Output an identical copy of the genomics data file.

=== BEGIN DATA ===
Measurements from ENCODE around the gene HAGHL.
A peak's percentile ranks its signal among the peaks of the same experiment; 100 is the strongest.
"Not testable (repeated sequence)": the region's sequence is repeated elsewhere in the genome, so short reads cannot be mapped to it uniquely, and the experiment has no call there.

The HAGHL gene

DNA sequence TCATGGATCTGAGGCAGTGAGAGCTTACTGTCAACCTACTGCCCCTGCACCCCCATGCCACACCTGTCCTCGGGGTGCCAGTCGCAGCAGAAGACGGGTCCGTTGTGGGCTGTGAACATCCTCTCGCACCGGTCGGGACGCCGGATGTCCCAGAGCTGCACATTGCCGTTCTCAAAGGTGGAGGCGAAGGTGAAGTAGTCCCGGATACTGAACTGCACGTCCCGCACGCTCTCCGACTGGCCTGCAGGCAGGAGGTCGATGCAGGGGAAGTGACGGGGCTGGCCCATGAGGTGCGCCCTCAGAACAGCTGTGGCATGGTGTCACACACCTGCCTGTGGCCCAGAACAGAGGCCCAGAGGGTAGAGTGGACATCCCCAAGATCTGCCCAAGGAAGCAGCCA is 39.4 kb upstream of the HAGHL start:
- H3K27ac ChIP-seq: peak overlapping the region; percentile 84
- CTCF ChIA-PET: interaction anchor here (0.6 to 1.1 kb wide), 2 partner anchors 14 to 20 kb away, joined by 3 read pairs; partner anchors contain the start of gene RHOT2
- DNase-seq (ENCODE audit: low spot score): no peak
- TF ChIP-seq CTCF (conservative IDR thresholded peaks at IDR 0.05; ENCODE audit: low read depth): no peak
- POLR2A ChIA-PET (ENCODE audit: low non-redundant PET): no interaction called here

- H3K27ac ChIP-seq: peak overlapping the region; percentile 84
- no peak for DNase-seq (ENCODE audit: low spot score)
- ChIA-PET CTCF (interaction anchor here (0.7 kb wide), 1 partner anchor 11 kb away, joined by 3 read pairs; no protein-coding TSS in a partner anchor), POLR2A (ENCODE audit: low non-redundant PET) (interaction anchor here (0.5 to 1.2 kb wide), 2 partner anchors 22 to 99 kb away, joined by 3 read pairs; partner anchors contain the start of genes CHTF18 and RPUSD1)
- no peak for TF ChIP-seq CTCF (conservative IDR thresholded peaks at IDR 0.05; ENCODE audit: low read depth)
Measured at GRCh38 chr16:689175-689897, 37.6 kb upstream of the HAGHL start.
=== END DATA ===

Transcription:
Measurements from ENCODE around the gene HAGHL.
A peak's percentile ranks its signal among the peaks of the same experiment; 100 is the strongest.
"Not testable (repeated sequence)": the region's sequence is repeated elsewhere in the genome, so short reads cannot be mapped to it uniquely, and the experiment has no call there.

The HAGHL gene

DNA sequence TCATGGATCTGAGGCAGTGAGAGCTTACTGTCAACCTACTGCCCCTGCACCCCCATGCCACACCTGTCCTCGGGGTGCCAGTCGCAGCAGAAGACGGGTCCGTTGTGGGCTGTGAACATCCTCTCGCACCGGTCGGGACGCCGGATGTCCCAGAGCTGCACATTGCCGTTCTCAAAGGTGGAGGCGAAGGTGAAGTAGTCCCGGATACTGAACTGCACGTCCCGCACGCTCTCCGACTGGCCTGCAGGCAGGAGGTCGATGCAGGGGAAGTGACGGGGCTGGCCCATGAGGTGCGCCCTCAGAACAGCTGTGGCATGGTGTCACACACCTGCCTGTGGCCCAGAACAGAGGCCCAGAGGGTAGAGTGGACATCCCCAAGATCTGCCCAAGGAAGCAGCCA is 39.4 kb upstream of the HAGHL start:
- H3K27ac ChIP-seq: peak overlapping the region; percentile 84
- CTCF ChIA-PET: interaction anchor here (0.6 to 1.1 kb wide), 2 partner anchors 14 to 20 kb away, joined by 3 read pairs; partner anchors contain the start of gene RHOT2
- DNase-seq (ENCODE audit: low spot score): no peak
- TF ChIP-seq CTCF (conservative IDR thresholded peaks at IDR 0.05; ENCODE audit: low read depth): no peak
- POLR2A ChIA-PET (ENCODE audit: low non-redundant PET): no interaction called here

- H3K27ac ChIP-seq: peak overlapping the region; percentile 84
- no peak for DNase-seq (ENCODE audit: low spot score)
- ChIA-PET CTCF (interaction anchor here (0.7 kb wide), 1 partner anchor 11 kb away, joined by 3 read pairs; no protein-coding TSS in a partner anchor), POLR2A (ENCODE audit: low non-redundant PET) (interaction anchor here (0.5 to 1.2 kb wide), 2 partner anchors 22 to 99 kb away, joined by 3 read pairs; partner anchors contain the start of genes CHTF18 and RPUSD1)
- no peak for TF ChIP-seq CTCF (conservative IDR thresholded peaks at IDR 0.05; ENCODE audit: low read depth)
Measured at GRCh38 chr16:689175-689897, 37.6 kb upstream of the HAGHL start.